During the Summer of 2013, a book publisher approached me to write a book about Digital Asset Management (DAM). At the time, I was Director of the Digital Asset Management Practice at Marlabs and this would be my third book on DAM…if I were to accept to write it.
After reviewing the details for this book project, including the sponsorship from Intel, it sounded interesting. This would not be the first nor last book about Digital Asset Management, but more focused on the people, process, technology and information involved. Many aspects were not covered in any book before this one. A few other people had been approached to write this book before I was asked, but they pointed to me since I had written a blog about DAM for over 4 years and I follow the DAM market closely. I spoke to the publisher and a few DAM colleagues about it over a few days around July before making my decision.
Writing a book is not an easy task. It is pretty hard if you are actually going to contribute something meaningful, original, understandable and possibly even useful to others who read it. I knew who my audience was and this book would expand it. I was not going to simply copy work from others and compile it all like authors sometimes do. Creating original content is a labor of love…and hate. I am my own harshest critic when it comes to my work and I actually do not like a lot of my own original content because it could be better. On the other hand, we cannot aim for perfection because there is no such thing in this world. Why do I say this? Because that fictional bar of perfection keeps changing. Do not aim for perfect. Do aim for the best you can and move forward. Otherwise, we dwell in doubt, which yields nothing. I prefer to actually refer to others who will provide truly honest feedback and constructive criticsim. In my years of blogging, I still find editing harder than creating original content. With everything we want to share with the world, we just need to start it, work on it and then ship it.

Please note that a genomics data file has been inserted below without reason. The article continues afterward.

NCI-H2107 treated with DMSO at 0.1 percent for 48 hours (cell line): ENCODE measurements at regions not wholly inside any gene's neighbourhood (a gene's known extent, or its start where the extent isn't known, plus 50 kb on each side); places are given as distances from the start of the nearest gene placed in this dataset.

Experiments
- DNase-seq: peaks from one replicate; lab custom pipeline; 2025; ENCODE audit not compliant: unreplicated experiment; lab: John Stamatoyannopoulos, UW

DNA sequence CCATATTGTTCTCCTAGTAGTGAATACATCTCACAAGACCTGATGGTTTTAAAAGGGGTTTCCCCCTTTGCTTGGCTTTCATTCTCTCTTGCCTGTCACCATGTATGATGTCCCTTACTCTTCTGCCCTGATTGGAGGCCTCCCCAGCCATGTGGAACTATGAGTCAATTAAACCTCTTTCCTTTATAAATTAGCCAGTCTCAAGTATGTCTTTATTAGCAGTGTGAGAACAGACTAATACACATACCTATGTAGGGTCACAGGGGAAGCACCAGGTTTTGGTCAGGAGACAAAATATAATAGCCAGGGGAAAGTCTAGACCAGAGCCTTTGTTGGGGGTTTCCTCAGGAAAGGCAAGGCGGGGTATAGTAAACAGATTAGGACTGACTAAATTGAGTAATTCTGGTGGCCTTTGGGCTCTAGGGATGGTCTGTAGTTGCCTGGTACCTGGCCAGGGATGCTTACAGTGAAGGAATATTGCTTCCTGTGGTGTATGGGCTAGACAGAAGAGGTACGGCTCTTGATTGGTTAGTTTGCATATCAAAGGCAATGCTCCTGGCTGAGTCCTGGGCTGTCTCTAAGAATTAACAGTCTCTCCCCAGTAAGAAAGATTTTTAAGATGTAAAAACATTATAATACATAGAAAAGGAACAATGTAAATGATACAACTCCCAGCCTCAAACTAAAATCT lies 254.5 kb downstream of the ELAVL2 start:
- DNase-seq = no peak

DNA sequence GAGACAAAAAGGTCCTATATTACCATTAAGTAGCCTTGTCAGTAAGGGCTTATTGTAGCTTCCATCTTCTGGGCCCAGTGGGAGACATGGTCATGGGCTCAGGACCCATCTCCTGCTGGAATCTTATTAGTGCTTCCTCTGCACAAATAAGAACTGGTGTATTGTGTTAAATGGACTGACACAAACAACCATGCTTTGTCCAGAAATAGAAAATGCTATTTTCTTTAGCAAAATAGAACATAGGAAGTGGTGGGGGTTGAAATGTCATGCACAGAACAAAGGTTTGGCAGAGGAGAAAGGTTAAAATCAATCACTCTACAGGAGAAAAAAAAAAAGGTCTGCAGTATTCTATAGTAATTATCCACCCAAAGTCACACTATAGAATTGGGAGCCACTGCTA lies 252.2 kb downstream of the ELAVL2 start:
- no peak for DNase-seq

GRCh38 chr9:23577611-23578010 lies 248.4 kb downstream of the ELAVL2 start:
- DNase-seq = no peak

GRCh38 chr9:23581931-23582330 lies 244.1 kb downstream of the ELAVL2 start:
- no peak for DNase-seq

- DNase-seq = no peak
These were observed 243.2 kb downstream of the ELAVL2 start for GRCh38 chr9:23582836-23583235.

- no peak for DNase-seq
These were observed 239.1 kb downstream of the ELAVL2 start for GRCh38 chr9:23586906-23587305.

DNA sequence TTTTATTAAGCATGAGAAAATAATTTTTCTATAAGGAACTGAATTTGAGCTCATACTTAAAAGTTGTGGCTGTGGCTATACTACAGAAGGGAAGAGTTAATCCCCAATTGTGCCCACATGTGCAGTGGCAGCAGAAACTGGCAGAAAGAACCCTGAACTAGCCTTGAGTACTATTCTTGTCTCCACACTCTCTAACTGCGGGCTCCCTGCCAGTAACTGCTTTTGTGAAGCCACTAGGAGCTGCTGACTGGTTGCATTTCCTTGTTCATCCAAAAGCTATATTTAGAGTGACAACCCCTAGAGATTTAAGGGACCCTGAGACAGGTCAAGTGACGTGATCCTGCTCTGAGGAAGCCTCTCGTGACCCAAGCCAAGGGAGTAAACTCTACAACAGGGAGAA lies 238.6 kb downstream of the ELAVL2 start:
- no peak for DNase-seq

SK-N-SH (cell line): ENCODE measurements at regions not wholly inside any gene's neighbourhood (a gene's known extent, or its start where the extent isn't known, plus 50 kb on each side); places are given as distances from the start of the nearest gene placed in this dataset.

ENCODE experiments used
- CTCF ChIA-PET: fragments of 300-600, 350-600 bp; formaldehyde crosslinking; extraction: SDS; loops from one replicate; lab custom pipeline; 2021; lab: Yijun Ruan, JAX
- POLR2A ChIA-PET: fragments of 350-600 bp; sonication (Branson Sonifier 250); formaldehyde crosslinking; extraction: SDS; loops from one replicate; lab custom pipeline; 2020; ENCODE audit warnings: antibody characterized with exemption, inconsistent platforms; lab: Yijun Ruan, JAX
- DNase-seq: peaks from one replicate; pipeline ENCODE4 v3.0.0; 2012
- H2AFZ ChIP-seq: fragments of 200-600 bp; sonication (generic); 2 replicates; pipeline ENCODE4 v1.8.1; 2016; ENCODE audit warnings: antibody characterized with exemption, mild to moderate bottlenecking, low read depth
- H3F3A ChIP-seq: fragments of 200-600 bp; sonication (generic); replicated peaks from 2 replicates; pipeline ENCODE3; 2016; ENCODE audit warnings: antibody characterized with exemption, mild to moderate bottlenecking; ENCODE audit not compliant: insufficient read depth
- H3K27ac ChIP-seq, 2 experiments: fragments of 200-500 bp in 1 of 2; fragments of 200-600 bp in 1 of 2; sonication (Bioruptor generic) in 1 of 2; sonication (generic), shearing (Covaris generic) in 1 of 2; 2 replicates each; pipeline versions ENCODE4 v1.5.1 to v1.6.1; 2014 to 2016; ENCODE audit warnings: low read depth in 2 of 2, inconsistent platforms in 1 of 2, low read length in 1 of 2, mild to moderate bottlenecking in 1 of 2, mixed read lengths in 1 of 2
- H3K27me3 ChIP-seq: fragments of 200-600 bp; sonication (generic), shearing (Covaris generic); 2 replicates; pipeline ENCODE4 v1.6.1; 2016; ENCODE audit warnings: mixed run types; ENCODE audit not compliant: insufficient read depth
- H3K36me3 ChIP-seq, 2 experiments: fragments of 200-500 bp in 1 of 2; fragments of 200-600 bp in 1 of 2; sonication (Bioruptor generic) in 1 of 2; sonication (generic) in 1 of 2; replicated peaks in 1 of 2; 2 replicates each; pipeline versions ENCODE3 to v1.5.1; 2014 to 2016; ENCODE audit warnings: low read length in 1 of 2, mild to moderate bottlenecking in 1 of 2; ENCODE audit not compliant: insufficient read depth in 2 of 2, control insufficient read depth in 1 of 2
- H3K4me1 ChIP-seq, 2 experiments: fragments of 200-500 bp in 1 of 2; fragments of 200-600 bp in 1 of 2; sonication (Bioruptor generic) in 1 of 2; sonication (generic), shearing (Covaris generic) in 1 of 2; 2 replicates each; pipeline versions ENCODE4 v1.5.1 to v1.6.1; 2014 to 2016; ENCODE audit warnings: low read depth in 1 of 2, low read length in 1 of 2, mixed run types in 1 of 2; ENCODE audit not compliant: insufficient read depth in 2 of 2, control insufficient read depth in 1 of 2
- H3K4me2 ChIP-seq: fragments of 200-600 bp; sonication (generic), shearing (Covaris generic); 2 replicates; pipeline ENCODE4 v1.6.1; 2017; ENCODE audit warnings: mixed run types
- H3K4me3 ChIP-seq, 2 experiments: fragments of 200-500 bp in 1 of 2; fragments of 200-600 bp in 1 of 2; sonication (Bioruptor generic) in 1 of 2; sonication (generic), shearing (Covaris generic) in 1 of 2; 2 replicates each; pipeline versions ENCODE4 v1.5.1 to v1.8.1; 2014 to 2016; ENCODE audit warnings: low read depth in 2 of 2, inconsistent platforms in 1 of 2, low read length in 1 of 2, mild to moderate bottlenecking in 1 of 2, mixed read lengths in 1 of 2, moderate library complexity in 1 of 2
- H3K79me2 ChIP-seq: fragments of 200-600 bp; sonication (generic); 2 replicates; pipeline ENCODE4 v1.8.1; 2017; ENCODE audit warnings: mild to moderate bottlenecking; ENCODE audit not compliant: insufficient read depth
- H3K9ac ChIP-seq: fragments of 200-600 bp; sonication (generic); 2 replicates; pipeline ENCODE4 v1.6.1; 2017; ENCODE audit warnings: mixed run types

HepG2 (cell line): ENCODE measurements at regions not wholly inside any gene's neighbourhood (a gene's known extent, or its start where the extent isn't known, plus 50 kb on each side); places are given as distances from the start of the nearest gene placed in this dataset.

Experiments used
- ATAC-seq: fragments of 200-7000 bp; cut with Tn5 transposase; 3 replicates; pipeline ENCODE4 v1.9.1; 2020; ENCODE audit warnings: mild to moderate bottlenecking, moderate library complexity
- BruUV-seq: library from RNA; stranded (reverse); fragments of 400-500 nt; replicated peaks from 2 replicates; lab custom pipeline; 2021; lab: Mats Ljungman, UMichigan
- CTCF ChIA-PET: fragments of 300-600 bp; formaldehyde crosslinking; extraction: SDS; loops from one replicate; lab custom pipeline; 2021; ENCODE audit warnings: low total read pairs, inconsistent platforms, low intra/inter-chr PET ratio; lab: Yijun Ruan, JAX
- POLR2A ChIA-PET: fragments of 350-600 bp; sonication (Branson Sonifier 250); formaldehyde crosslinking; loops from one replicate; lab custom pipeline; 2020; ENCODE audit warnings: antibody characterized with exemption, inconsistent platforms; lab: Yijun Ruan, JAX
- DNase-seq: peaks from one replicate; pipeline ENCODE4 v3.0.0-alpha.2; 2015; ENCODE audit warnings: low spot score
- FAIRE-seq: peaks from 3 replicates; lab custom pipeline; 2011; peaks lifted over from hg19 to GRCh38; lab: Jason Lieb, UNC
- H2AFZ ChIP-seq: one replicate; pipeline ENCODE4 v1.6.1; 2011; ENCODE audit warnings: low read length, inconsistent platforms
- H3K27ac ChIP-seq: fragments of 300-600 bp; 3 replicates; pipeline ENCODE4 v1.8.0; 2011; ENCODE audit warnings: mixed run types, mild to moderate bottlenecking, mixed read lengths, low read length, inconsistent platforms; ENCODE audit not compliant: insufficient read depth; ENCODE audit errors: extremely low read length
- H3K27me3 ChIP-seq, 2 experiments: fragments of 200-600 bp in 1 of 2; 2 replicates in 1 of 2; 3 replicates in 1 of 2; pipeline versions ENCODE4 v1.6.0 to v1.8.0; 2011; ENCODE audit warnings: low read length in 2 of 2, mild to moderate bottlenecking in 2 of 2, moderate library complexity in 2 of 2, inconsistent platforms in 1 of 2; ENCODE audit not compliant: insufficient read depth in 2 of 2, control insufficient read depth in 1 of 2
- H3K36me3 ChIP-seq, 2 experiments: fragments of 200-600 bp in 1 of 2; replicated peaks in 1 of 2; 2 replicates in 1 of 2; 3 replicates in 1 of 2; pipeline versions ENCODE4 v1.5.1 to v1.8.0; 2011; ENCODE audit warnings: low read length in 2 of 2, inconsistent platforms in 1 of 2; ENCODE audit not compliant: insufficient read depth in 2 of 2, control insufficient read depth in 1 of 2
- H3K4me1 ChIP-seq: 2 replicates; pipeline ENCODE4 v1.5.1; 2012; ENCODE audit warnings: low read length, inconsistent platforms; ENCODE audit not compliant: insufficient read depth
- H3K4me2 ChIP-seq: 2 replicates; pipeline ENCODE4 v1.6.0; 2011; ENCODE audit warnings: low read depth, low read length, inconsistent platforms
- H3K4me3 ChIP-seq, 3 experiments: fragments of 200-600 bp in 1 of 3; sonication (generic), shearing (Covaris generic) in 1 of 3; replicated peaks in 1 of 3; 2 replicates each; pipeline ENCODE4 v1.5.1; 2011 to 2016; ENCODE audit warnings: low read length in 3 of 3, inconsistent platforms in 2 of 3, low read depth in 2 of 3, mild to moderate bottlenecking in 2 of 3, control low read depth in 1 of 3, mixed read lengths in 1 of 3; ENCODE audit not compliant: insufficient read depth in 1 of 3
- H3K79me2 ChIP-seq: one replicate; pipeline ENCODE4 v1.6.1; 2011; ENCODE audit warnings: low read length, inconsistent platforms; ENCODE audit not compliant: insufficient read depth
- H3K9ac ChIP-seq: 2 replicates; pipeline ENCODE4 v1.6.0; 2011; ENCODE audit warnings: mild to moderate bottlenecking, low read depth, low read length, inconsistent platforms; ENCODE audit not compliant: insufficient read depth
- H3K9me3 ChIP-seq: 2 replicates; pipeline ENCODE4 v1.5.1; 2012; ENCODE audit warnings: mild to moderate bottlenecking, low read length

I was debating whether to even start this project by first weighing all the pros and cons. The challenge was not the topic, which I know well. It was not a lack of ideas to write about which I had plenty of. It was not an issue of energy needed to do this because I have plenty of that. I was really wondering if this was worth my time as a side project. What were the benefits, aside from the small fee upon completion and some royalties? I was prioritizing among my other projects and willing to walk away if this project did not sound worth it to me. How long was this project realistically going to take to complete? How time consuming was it going to be and could I realistically fit it in my 168 hour weekly schedule? After all, no task gets done without time. The answer from the publisher was months. About 6+ months from start to finish. These were to be intensive months with lots of back and forth.
At the same time, I was still completing the delivery of a separate book project titled Another DAM Podcast Transcribed by Henrik de Gyor which was pre-funded through Kickstarter. That separate book project is now available as an eBook and Print on Demand.
I finally declined to write the book and notified the publisher… due to the time commitment involved. Within a month, another author I know named Elizabeth Keathley accepted to write this book. This author realized the time commitment involved and decided to actually quit her job to focus on writing this book full time. A few weeks later, I was approached by that same author and publisher to be the technical reviewer for this new book.
What was that going to involve? During Fall 2013, every chapter drafted by the author would be forwarded to me for review, comment and constructive critique. Sometimes this involved thorough dissection to improve the clarity or expand on a point seen by the subject matter expert acting as a technical reviewer. That is exactly what I did with as much regard for her work as if it were my own. I believe we can critique thoroughly as long as it done respectfully and patiently. This process also takes a certain level of maturity to keep all emotions in check by realizing how would you take the same criticism of your own work. The review process is not about being nice nor accepting, but remaining professional when telling someone what they need to hear. Not for the faint of heart nor the shy. My feedback was very well taken though. The technical reviews took a total of a few days (not months).
The result was book released in late March 2014 titled:
Digital Asset Management: Content Architectures, Project Management, and Creating Order out of Media Chaos
by Elizabeth Keathley
If the topic of Digital Asset Management interests you, I hope you enjoy reading this book.
By Henrik de Gyor